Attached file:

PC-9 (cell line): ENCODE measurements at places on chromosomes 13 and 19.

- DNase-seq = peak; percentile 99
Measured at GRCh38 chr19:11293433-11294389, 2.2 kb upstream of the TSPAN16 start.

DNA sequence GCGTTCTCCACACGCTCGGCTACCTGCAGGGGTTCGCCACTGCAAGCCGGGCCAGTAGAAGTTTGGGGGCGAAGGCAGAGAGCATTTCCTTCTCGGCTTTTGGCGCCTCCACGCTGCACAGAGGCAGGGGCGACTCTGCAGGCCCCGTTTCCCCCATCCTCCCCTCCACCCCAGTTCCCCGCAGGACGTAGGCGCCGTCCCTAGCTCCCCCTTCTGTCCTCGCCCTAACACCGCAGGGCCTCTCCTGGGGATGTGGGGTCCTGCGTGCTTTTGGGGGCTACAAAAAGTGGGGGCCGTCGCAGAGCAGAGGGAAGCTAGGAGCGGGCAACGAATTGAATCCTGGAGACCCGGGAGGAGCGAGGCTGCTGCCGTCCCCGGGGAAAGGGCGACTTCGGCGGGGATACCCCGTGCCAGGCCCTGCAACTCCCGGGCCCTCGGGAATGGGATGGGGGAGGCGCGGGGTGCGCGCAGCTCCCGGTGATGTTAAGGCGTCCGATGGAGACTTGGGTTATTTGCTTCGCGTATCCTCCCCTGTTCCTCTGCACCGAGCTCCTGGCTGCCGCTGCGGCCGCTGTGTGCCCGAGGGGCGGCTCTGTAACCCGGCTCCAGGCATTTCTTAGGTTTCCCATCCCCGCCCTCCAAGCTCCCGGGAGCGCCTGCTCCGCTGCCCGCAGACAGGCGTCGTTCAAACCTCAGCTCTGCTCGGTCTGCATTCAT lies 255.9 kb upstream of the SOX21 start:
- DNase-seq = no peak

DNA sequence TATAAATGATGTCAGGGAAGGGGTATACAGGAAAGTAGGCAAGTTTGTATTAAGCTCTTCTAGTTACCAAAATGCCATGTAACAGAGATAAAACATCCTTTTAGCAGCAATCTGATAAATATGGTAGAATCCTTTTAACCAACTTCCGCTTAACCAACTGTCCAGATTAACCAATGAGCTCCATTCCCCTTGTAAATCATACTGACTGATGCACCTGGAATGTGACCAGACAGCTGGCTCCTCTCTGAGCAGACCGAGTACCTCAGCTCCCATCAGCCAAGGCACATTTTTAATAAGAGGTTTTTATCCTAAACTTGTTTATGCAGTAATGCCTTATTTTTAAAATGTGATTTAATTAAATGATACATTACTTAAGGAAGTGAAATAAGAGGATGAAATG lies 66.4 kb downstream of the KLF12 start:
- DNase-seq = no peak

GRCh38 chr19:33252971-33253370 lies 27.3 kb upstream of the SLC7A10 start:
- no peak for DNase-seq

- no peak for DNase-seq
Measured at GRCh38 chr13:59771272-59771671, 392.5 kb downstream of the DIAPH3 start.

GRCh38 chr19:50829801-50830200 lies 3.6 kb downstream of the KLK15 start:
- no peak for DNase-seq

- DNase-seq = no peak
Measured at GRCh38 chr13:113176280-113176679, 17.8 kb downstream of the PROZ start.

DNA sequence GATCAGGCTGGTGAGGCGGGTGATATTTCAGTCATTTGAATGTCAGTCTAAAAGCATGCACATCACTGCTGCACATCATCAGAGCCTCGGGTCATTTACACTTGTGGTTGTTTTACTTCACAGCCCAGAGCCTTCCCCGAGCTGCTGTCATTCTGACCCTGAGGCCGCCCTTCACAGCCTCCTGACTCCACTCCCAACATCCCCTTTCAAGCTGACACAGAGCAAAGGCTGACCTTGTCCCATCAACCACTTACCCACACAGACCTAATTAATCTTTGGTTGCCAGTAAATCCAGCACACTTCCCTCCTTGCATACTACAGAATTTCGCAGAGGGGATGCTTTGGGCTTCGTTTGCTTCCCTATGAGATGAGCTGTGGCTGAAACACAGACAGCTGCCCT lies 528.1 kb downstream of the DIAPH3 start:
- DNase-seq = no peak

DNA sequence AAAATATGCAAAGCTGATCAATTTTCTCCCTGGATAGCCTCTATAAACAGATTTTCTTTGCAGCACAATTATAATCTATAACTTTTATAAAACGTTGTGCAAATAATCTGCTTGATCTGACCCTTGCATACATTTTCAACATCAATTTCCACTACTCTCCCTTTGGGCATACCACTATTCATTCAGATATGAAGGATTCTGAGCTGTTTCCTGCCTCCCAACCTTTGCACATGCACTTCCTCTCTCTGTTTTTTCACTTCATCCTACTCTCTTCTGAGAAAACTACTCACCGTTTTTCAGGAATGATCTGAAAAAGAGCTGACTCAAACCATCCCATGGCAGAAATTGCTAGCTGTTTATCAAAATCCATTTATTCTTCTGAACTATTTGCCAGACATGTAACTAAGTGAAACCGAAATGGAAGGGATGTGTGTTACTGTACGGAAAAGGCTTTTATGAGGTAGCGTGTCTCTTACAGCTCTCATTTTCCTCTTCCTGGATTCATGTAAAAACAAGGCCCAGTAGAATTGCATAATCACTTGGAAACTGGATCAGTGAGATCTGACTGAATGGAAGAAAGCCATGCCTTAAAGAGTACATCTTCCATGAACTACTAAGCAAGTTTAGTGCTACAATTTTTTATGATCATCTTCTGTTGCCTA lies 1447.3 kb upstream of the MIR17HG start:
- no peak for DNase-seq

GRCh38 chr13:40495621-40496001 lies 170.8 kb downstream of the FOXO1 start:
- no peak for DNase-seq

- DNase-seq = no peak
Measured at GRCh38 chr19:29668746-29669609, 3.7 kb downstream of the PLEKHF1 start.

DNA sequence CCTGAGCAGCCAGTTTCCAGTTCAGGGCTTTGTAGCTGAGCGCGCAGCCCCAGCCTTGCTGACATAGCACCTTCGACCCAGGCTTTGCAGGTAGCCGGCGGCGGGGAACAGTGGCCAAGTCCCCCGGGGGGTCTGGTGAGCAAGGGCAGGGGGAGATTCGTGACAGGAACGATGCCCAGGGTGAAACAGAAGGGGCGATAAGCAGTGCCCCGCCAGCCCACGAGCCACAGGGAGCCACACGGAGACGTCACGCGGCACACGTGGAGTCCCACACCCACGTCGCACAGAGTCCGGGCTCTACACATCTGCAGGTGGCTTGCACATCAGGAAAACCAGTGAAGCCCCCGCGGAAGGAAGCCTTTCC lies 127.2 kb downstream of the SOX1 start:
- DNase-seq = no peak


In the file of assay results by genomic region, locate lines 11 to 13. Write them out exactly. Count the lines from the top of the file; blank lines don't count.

Measured at GRCh38 chr13:59771272-59771671, 392.5 kb downstream of the DIAPH3 start.

GRCh38 chr19:50829801-50830200 lies 3.6 kb downstream of the KLK15 start:
- no peak for DNase-seq